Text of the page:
Tanay Panpalia, a chartered accountant and wildlife enthusiast from Nagpur, was exploring the jungles of Umred with his friends. They were near a lake in the forest, clicking pictures of the beautiful birds that live there and were also on the lookout for any mammals nearby.
Just then, they saw a pack of wolves and decided to go closer to take a better look at them. Although tigers, leopards and sloth bears excite most people that enter the forest, spotting wolves or wild dogs in Umred is a rare sight. So the friends decided to pursue them, from a safe distance, when Tanay spotted something unusual—something that should have never happened.
One wolf from the pack had his head stuck in a plastic container. He also looked malnourished, perhaps because he was living with his head in the container for a few weeks now! There was no way of knowing how long the poor animal had been stuck in the container, but Tanay knew that if he did nothing to help, there was a chance that the creature would die of starvation.
“We immediately informed a rescue team from the Forest Department of Nagpur and followed the wolf until they arrived,” Tanay told the Daily Mail.
Tanay, who is a member of the Tadoba-Andhari Tiger Reserve (TATR), believes that the container probably belonged to someone from the nearby villages who used it to store food grains. Perhaps after the container was seen as unfit to use, they disposed of it without caution. The wolf might have been searching for food, or perhaps just making sense of the container by sniffing it when the incident happened.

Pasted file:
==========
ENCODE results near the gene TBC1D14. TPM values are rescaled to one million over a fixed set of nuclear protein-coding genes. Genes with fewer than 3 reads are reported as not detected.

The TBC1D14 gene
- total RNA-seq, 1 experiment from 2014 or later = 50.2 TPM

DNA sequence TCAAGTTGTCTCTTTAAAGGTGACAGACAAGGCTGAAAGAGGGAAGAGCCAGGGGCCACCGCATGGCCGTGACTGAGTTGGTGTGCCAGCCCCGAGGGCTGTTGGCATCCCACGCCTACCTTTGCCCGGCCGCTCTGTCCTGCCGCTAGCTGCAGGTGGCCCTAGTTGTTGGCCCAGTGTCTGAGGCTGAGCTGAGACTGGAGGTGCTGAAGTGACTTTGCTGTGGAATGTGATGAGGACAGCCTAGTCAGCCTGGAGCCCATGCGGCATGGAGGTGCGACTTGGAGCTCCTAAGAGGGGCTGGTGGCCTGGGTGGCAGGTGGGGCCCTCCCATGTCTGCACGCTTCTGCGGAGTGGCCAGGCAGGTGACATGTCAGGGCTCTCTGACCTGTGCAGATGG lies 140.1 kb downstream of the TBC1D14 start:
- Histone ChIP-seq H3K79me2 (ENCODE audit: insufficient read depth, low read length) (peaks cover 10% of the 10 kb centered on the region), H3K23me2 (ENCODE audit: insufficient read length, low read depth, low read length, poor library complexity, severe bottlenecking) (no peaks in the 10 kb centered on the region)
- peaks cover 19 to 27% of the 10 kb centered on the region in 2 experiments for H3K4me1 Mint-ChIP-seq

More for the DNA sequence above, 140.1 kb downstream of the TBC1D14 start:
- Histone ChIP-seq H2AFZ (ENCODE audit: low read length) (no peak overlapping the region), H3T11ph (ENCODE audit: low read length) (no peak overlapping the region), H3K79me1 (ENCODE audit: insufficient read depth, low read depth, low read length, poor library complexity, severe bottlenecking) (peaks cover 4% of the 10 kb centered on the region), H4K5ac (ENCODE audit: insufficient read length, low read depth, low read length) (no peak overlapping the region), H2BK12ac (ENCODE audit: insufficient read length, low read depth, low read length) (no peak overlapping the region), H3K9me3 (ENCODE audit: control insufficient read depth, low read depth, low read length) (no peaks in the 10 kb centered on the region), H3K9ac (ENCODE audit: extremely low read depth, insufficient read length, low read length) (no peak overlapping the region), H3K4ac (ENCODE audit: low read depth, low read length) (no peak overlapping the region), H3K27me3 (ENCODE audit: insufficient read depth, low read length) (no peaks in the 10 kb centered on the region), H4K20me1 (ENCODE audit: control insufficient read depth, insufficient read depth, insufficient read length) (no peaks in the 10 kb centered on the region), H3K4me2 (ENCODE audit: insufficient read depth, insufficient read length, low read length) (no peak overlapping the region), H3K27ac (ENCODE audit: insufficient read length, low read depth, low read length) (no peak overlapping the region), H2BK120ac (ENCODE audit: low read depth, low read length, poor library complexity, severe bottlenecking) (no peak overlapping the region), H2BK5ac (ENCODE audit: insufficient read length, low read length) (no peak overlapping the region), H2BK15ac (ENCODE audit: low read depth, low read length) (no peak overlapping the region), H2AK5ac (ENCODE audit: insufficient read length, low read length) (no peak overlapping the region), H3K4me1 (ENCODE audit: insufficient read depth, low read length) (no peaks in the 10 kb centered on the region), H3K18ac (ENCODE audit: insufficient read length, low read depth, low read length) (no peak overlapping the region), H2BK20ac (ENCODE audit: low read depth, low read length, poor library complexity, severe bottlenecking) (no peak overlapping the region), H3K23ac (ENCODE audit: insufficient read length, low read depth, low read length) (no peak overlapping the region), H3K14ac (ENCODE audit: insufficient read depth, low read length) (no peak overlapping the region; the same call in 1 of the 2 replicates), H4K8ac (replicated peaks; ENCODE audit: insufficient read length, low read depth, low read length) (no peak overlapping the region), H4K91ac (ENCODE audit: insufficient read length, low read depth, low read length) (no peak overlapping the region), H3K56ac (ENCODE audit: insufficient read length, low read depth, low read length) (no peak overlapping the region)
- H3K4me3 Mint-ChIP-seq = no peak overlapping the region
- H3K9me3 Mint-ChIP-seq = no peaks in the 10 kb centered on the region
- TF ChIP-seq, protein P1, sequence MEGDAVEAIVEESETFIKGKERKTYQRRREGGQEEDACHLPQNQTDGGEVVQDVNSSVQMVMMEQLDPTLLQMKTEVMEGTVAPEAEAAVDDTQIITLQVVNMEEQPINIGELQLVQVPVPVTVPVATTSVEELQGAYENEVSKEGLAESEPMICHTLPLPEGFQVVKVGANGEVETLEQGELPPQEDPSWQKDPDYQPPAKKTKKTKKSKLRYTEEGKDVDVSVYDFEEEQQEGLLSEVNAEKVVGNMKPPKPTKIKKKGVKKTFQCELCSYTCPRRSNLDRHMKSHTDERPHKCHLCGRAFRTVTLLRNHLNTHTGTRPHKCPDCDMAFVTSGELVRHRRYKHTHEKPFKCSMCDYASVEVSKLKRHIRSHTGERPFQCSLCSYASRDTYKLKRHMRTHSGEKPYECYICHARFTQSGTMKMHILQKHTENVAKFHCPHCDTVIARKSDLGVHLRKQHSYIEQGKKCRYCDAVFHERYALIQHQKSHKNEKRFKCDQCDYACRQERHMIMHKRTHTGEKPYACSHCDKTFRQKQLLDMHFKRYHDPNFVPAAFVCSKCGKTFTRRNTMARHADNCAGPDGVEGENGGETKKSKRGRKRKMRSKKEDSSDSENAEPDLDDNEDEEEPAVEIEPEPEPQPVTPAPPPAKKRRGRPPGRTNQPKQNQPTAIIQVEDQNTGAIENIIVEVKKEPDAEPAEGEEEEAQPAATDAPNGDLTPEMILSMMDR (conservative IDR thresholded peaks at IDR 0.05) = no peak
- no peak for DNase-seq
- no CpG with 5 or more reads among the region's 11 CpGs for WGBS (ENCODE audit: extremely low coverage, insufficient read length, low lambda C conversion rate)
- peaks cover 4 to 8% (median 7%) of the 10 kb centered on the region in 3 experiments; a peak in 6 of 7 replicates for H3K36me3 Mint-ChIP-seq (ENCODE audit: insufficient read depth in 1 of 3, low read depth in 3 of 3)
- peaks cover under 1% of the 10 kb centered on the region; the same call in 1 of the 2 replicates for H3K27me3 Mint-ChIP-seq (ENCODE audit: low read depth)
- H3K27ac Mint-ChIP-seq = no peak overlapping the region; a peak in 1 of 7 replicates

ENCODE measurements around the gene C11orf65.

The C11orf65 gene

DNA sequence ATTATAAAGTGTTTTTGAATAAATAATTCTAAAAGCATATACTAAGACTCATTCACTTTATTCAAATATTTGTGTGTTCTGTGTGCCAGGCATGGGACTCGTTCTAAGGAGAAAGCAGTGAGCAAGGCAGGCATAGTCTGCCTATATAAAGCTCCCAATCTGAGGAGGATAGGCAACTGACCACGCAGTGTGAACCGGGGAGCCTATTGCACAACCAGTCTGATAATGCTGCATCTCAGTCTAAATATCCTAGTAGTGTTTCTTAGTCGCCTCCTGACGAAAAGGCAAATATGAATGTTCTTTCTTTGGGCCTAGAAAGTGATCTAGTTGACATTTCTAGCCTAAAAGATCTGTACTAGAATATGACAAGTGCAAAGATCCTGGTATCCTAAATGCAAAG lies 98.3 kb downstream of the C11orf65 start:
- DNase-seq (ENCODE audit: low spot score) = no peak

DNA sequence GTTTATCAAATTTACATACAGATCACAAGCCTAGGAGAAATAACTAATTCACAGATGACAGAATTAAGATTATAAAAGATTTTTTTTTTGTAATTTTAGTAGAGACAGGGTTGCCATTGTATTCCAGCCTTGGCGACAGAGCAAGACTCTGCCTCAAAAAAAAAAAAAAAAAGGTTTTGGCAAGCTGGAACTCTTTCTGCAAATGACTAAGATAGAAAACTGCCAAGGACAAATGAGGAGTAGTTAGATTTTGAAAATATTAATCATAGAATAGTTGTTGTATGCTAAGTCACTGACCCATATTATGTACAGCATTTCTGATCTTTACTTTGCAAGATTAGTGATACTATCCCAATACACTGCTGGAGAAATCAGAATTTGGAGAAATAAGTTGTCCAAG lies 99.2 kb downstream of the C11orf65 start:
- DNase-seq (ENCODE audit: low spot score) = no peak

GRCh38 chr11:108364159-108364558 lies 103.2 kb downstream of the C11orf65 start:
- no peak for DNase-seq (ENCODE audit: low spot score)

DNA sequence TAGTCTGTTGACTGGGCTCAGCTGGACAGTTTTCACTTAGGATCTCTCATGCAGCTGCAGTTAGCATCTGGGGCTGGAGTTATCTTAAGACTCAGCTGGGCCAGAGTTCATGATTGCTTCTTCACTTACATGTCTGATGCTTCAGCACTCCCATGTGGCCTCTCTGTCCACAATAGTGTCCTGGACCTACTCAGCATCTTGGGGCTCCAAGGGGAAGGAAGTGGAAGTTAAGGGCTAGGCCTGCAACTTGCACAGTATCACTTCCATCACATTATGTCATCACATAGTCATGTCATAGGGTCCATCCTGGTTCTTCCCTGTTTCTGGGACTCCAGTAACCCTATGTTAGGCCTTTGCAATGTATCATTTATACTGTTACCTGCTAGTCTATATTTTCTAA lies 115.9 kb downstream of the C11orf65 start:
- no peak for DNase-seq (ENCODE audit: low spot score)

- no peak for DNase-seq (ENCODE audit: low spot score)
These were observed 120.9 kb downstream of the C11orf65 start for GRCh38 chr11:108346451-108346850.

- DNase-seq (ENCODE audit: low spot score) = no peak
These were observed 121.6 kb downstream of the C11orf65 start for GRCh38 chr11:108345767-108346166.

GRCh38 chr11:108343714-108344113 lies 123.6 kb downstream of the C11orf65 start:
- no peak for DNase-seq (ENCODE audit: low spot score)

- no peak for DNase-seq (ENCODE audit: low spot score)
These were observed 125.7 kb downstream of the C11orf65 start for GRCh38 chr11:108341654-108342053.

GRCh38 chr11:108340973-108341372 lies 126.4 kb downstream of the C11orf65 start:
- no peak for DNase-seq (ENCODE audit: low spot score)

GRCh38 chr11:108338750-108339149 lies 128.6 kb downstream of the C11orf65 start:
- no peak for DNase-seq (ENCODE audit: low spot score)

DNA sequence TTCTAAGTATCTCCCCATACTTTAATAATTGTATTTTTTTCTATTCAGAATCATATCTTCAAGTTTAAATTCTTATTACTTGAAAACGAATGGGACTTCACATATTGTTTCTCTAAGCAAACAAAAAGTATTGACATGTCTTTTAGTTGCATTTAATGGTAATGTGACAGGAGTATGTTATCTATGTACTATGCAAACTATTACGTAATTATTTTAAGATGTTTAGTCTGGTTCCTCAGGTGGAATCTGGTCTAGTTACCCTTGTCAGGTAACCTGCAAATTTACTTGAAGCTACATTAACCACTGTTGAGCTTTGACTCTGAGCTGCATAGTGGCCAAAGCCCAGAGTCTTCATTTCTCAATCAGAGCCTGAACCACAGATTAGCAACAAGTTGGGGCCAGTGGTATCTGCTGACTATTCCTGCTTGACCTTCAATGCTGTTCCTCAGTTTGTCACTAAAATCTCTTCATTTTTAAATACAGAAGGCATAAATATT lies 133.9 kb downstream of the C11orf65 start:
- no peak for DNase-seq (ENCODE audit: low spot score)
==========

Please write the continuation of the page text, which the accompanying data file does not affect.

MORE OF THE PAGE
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“… The young wolf seemed to be very weak and was unable to eat due to that plastic container. Thankfully, the plastic container had holes, so the poor animal could breathe and drink water and was probably alive due to that reason,” Tanay added.
The rescue team took about two hours to reach the stop where the wolf was.
Meanwhile, Tanay and his friends ensured they had their eye on the poor animal. With the help of a rescue kit, the team caught the wolf and cut the container carefully.
“It was a success, and there were no external injuries to the wolf,” Tanay told the Daily Mail, adding that “We kept on showering water on him to bring down his body temperature and then released him back into the wild. He ran away swiftly and re-joined the pack later on. The whole rescue operation lasted for around three hours, but was worth it.”
Back in the wild and reunited with his pack, let’s hope the wolf slowly becomes healthy.
For humans, this incident is a lesson on being careful about what we let out in nature and taking charge in important situations.
(Edited by Gayatri Mishra)